The College of Engineering & Computing (CEC) is proud of its alumni. Meet alum Sophia Perez who works at Brasfield & Gorrie, LLC as an Assistant Project Manager.

Name: Sophia Perez
Hometown: Miami, FL
Degree/major/graduation year: Bachelor of Science in Business Management ’19 and Master of Science in Construction Management ’21.

Sophia Perez

Sophia received her degree from the Moss Department of Construction Management at FIU, the prime resource for construction management education, training and technology development in the United States. Skilled construction managers who plan, coordinate, budget and supervise construction projects from early development to completion are in demand. The field is expected to grow 10 percent by 2028, according to the Bureau of Labor Statistics.

Where are you working? Position title?
I am currently an Assistant Project Manager at Brasfield & Gorrie, LLC.

How did you get your job?
I attended FIU’s career fair back in the fall of 2019. The company I currently work for offered me an internship opportunity starting in January 2020. When I graduated in April of 2021, I got hired full-time and have been with the company ever since.

What was your greatest fear going into your first job, and how did you face/overcome it?
I had never worked in construction before starting the master’s program at FIU, so my knowledge was extremely limited. There’s always going to be so much to learn daily, so reminding yourself that “you don’t know what you don’t know” is okay. Asking questions and taking notes helped me gain the confidence to start small and work my way up.

What surprised you the most about your first job?
Being born and raised in Miami, Florida, I grew up being bilingual in English and Spanish. My first job in the construction industry was in Davie, Florida; most of my peers didn’t speak Spanish. It was something that I needed to get used to, but I enjoyed teaching the team the Spanish language.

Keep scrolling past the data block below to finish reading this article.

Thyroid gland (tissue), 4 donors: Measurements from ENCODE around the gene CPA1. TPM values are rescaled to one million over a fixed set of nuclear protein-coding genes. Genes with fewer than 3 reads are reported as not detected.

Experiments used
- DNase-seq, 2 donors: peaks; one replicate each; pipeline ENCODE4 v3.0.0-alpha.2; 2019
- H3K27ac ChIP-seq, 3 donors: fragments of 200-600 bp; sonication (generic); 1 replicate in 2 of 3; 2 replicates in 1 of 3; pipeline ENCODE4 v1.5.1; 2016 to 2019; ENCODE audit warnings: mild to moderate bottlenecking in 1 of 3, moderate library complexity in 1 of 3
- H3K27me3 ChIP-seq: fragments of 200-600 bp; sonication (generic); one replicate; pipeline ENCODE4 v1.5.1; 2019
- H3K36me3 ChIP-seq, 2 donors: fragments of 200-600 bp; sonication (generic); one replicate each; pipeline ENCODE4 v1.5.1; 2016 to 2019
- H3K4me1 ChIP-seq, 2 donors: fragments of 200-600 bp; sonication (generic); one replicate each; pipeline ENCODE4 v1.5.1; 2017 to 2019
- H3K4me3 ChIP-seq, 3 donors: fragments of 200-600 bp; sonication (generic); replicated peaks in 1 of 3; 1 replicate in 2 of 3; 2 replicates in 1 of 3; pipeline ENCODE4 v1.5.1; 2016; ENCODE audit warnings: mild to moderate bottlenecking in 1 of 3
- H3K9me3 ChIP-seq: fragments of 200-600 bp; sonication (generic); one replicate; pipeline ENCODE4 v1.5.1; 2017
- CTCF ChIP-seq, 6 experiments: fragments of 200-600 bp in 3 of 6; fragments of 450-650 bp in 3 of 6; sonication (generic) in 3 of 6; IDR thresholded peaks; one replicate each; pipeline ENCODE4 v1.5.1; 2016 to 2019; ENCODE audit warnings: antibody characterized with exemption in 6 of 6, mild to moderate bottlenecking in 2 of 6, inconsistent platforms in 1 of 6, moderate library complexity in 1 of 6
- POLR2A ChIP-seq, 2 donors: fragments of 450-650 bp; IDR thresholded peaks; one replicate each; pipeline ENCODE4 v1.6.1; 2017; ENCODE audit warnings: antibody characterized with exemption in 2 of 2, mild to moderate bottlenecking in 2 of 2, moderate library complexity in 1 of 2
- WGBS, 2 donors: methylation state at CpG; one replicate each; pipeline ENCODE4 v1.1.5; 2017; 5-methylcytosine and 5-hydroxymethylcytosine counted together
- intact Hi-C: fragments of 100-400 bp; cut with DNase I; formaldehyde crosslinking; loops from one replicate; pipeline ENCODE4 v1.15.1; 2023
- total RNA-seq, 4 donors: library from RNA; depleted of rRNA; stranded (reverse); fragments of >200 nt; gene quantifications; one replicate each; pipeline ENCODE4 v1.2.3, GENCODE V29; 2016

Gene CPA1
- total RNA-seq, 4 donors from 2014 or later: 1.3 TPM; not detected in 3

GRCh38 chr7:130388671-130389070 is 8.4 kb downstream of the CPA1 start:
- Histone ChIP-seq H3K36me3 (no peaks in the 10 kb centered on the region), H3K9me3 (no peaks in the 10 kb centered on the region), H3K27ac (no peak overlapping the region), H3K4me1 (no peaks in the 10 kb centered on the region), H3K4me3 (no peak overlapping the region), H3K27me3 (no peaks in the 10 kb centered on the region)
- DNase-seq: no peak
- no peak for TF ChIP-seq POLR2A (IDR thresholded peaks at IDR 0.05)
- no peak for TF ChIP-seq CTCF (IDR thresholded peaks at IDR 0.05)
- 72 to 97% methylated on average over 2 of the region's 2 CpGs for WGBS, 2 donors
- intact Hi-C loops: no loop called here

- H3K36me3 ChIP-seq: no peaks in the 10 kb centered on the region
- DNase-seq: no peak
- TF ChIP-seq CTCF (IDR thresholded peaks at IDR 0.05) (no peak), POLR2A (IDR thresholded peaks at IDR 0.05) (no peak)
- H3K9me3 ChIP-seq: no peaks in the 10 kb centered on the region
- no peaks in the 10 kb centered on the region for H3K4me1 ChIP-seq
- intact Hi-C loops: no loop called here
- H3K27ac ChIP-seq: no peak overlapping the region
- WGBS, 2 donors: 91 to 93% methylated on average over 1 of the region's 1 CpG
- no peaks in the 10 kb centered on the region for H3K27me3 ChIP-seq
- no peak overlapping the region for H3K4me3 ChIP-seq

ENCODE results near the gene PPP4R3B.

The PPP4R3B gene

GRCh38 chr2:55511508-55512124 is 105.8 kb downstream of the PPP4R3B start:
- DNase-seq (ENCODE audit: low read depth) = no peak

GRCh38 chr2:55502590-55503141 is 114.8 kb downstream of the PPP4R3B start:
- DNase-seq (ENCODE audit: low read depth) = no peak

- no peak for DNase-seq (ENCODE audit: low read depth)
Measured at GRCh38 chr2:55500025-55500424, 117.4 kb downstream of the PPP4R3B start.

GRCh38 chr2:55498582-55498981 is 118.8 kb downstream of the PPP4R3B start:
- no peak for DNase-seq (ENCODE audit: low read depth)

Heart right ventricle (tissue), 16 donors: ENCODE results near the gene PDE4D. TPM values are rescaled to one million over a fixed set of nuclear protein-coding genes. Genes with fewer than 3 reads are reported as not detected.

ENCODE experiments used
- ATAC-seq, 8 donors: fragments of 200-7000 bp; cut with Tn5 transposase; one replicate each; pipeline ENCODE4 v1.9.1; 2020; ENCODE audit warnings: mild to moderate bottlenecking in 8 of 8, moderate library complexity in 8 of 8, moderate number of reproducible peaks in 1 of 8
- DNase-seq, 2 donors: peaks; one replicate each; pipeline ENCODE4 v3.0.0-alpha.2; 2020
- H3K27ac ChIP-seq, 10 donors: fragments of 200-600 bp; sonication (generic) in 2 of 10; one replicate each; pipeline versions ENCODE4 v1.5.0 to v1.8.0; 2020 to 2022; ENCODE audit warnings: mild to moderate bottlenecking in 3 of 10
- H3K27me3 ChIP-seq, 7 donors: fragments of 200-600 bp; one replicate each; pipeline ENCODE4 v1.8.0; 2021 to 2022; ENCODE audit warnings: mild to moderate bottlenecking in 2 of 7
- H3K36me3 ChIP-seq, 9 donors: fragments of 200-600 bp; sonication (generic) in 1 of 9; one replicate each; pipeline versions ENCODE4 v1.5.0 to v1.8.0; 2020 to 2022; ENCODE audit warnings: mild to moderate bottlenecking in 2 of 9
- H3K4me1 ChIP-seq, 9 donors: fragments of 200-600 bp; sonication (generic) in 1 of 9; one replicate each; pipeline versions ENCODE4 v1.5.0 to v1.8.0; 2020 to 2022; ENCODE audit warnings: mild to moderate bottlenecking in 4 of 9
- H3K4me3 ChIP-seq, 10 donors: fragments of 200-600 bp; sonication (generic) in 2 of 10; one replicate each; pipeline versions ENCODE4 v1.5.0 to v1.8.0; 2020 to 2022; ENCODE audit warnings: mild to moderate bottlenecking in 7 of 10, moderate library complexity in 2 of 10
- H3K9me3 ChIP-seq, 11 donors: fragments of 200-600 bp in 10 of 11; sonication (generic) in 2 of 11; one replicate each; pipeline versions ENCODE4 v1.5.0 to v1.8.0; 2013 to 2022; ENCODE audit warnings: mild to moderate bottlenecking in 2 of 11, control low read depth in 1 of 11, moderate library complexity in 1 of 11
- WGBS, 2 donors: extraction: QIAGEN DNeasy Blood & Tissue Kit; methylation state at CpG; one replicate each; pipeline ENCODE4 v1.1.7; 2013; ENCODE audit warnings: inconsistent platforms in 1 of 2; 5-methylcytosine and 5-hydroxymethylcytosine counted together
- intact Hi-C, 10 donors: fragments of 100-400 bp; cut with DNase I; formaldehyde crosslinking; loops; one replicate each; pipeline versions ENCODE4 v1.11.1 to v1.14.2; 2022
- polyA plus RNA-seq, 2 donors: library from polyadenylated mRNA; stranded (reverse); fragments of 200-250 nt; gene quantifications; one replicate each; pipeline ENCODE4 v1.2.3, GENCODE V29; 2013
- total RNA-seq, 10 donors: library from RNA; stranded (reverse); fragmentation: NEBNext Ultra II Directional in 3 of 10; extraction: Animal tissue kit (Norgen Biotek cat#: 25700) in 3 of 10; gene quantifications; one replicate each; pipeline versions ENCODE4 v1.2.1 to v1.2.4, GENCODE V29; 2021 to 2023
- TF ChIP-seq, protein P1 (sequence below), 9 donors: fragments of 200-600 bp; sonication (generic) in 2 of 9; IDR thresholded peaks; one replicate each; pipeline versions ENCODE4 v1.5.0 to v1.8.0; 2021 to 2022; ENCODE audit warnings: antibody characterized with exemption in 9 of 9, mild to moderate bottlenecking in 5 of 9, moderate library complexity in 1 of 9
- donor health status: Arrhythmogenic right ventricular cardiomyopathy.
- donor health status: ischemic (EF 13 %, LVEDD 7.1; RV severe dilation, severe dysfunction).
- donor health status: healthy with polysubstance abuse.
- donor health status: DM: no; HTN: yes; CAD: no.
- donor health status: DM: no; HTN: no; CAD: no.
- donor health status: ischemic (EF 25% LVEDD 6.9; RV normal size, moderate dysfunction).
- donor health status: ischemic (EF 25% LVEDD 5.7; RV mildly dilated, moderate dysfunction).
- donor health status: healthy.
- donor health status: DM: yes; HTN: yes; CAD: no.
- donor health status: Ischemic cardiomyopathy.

What advice do you have for those beginning the job search process?
Be open and allow yourself to be receptive to comments and guidance from those who have more experience than you.

What does a day on the job look like?
Every morning starts off with an internal project management meeting. No matter how much we try to plan our day, there will always be something that pops up and needs to be addressed ahead of others so prioritizing is key. Depending on the day, we’ll spend our days in coordination meetings with owners, architects, engineers, and subcontractors. RFI’s and submittals get reviewed and submitted for review and approval to release material for fabrication. Once the material is on site, we’ll work with our field team to provide solutions to any issues that are holding up production. There is one goal in mind, so teamwork and organization help us all reach the finished product.

How does your job connect back to your coursework?
In my internship course, I went back to the coursework and would write about my day and what I learned. It challenged me to look for the answers to the questions in the coursework while being at the job, but it also helped me be exposed to certain things I didn’t think about. Thankfully, the internship program allowed me to get involved in the industry with real-life situations.

How was your transition from school to work? How do you balance your time?
Thankfully the master’s program offers classes in the afternoon which allowed me to work full-time and go to school full-time. I always took the time to schedule my week to know which days I needed to leave early to study or work on assignments and which days I could stay at work. Being organized helped me balance the two.

What’s been the coolest thing about your job so far?
There are so many experiences and personalities that make me enjoy what I do, but the most rewarding thus far has been the opportunity I was given to be the lead assistant project manager in one of our projects. That role entailed being the liaison between the subcontractors, architect, engineers, and owners while assisting the field team during any constraints they encountered. That project really helped me grow because I was challenged in many ways while still enjoying the phases of the project.

How well do you think FIU prepared you for your career?
FIU helped me start learning the terminology of the construction industry I then translated during real-life experiences on the job as well as enhancing my soft skills when it came to any school projects and presentations.